Tampons coming to men's rooms at Brown University
Brown University's student body president will be hand-delivering menstrual products to all nonresidential bathrooms on campus, including men’s rooms, with the help of 20 other students.
Viet Nguyen, President of the Undergraduate Council of Students, announced the initiative in a campus-wide email Tuesday, saying he wants to communicate the message that not all people who menstruate are women, according to Newsweek.
“There’s been a lot of conversation about why pads and tampons are a necessity, not a luxury, but not a lot of action. We wanted to take it into our own hands,” Nguyen explains in the email, observing that “low-income students struggle with having the necessary funding for food, let alone tampons.”
By putting menstrual products in women’s, men’s, and gender-inclusive bathrooms, Nguyen aims to “set a tone of trans-inclusivity, and not forget that they’re an important part of the population,” but is under no illusions that the effort will be universally popular.
“I’d be naïve to say there won’t be push back,” he preemptively concedes. “I’ve had questions about why we’re implementing this in male bathrooms as well. It’s an initial confusion, but people generally understand when we explain it.”
Nguyen told Newsweek that menstrual products will be available in approximately 30 to 40 bathrooms across campus for the 2016–2017 school year, financed exclusively by the undergraduate finance board, rather than general university funds.
“Why aren’t these products treated the same way as other products we hand out, like toilet paper?” he pondered in an interview with The Guardian. “It’s a necessity, rather than a luxury, so Brown and other universities should treat them as such.”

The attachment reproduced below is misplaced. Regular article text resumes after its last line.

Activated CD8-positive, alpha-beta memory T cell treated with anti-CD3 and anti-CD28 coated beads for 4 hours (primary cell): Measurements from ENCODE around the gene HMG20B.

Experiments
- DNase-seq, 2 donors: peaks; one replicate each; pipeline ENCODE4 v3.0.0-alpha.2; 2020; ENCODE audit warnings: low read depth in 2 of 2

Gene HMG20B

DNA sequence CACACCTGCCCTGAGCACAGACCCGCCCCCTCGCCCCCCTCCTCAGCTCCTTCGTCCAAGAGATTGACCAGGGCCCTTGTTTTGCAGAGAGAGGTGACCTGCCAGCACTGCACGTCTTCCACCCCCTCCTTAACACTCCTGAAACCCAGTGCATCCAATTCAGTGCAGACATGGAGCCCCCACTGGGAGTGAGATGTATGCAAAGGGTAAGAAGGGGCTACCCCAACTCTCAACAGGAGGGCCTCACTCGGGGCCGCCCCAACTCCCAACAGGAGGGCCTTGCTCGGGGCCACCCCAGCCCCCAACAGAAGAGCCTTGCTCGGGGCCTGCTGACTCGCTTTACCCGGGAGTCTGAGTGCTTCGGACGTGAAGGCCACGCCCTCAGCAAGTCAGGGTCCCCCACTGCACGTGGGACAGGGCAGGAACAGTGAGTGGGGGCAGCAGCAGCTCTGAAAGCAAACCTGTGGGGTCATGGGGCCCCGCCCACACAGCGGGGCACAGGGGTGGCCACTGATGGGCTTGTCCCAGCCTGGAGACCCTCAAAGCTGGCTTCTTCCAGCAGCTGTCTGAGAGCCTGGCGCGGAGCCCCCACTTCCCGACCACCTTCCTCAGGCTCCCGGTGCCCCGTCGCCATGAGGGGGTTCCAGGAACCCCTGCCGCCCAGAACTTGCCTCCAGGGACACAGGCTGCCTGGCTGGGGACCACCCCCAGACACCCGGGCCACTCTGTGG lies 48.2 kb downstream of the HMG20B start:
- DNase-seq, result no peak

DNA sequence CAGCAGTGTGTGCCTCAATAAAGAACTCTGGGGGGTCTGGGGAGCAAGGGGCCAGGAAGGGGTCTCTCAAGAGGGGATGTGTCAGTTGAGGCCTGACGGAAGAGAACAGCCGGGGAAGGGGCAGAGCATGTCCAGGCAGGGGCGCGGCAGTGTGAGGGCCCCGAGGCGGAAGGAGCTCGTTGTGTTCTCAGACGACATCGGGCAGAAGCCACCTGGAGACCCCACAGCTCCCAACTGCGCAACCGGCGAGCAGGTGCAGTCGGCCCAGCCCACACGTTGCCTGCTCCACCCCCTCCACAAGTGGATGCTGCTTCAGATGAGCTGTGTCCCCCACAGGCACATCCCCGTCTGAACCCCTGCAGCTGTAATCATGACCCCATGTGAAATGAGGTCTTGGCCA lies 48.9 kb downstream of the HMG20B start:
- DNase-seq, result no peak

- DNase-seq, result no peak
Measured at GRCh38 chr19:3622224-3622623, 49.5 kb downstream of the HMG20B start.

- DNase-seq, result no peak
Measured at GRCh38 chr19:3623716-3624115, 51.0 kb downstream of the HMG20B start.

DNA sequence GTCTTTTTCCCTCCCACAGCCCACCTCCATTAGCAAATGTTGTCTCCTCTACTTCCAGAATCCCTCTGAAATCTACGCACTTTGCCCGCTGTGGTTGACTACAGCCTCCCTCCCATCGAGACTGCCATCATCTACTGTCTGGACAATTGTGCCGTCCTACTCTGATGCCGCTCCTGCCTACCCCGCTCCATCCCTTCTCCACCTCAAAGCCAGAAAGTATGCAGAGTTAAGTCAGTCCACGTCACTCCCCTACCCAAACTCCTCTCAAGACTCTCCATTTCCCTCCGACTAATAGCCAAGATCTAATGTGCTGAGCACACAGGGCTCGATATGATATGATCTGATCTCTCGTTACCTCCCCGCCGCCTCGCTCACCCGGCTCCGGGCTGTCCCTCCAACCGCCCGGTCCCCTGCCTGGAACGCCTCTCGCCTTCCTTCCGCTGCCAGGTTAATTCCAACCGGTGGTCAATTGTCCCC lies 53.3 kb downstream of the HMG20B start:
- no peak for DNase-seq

“Feminine hygiene products are not a luxury. They’re as essential as toilet paper; just ask anyone who has ever struggled to obtain or afford them,” agreed Terry O’Neill, president of the National Organization for Women. “Students’ participation in school should not be hindered by insufficient access to this basic necessity. Universities around the country should follow suit.”
Yuzuka Alaska, a junior at Brown, opined that menstruation is currently a “taboo,” but speculated that “if we can implement this project, that will add to this conversation and make it more of an accessible topic.”
UPDATE: Brian Clark, Brown's Director of News and Editorial Development, praised the students for their "tremendous initiative" in a statement to Campus Reform, saying the school will look forward to observing the results.
"In efforts to work with and support their peers, leaders from the Undergraduate Council of Students take on a number of student-focused efforts each year," he said, clarifying that "these are student-led and independent of the university administration, although we recognize that many important resources on campus today were first idenitified and advocated for by students themselves.
"We expect that UCS will continue to solicit feedback on this new initiative and collect data on the use of these products," he concluded, saying the administration "will be interested to learn what they find as they assess the effectiveness of the program moving forward."
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